Gregg Easterbrook writes that the super-rich (Bill Gates, Warren Buffett, Paul Allen, et al.) should give away a far higher percentage of their net worth. Compared to the average American, the super-rich donate a pittance of their net worth, and keep far more than they (or all of their descendents) could ever use. Easterbrook asks,
Why do the super-rich hoard? Certainly not because they need money to spend. As economist Christopher Carroll of Johns Hopkins University points out in an upcoming paper, the super-rich save far more than they could ever spend, even with Dionysian indulgence. Gates’ fortune must throw off, even by conservative estimations, about $6 million a day after taxes. You couldn’t spend $6 million every day of your life even if you did nothing all day long but buy original art and waterfront real estate. The fortunes of Allen, Knight and others mentioned here throw off at least $1 million a day after taxes. Nobody can spend $1 million every day.
Carroll speculates that the super-rich won’t give away money they know they will never use for two reasons: because they love money, and because extreme wealth confers power. We know already that people who give their lives over to loving money surrender their humanity in the process. As for clout, Carroll quotes Howard Hughes: “Money is the measuring rod of power.” That $53 billion ensures Gates will be treated with awe wherever he goes. If he gave away 78% of his wealth like Carnegie did, he might be universally admired, but he would no longer be treated with the same degree of fawning reverence. He might even, someday, find himself in the same room with someone who has more money!
I would add another, less cynical reason why they don’t give more: it’s too hard. That may sound strange, considering the massive, obvious needs in the world, combined with the large staffs that these men can employ to find worthy causes. But the nature of philanthropy makes it difficult to pipeline hoards of money into charity.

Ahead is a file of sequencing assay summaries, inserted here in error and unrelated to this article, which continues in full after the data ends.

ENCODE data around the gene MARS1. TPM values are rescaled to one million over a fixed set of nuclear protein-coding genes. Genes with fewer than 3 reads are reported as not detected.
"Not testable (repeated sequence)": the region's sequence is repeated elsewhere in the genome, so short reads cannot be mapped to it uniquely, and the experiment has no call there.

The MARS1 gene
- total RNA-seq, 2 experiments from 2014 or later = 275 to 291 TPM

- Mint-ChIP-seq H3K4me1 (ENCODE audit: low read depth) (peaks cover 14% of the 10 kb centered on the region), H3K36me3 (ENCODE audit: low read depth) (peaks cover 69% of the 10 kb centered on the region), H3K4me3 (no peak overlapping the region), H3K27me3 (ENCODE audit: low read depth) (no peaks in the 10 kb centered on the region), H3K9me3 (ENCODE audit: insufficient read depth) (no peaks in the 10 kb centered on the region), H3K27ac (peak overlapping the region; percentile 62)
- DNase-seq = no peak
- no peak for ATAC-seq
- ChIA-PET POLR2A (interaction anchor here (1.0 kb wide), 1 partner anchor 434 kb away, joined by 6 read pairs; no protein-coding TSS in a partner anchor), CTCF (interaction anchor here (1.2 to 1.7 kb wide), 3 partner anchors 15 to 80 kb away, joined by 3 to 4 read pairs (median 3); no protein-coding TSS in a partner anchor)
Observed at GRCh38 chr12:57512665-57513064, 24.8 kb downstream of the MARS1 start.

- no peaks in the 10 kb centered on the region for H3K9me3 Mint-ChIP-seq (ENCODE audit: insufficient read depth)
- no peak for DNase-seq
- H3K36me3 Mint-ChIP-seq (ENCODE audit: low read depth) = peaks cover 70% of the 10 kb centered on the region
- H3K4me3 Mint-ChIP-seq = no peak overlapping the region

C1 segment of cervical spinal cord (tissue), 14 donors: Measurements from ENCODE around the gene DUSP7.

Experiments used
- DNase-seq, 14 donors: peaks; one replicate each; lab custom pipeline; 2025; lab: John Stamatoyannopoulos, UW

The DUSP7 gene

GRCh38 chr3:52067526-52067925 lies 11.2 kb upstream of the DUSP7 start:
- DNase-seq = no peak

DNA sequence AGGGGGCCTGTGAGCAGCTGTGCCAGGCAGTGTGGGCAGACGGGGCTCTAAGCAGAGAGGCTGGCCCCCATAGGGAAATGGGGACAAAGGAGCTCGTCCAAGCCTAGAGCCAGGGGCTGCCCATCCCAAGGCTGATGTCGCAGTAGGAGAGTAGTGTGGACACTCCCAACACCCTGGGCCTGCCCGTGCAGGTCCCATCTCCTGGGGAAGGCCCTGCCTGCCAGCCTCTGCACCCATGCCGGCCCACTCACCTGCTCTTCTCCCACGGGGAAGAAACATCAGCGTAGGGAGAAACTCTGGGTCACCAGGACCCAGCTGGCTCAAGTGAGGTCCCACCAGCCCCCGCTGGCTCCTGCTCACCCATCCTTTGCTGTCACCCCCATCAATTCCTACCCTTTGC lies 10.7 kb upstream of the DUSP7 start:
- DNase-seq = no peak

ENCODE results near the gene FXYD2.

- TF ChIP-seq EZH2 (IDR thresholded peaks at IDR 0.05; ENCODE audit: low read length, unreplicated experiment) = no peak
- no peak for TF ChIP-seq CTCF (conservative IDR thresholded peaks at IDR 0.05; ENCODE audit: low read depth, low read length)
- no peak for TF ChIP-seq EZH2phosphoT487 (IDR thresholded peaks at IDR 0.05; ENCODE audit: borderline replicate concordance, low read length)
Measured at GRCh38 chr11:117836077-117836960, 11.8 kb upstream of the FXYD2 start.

Compare philanthropy to the stock market. If I have $1 billion, any stock broker in the country would be falling down all over himself to invest my money. Further, it would be relatively easy to tell whether my $1 billion was “working.” I could check my portfolio weekly – even hourly if I chose – and see whether my net worth was going up or down. My portfolio would be invested in one or more businesses, and there are a multitude of clear measures – such as revenue, expenses, profit, market share, sales volume – I could check to see whether the business was heading in the right direction or not.
There are no monetary returns with philanthropy, and no comparable standardized measures like market share. Even the most tangible measures – number of meals served – tell only part of the story. Maybe the charity served 50% more meals to the homeless than last quarter. But the mission is to reduce hunger. Are more meals a sign of success in feeding more people, a sign of failure because more people are hungry? Further, a stock broker would know exactly what to do with an extra $1 billion. I would argue that most charities would be at a loss over how to handle a sudden doubling of their budget. There would be no guarantee that the money would be spent appropriately, and, unless the billionaire attached a multitude of strings, no way to change the direction of the money once given to the charity. Ironically, the profit motive in business has created a model of scalability and the means to process money that philanthropy has yet to match.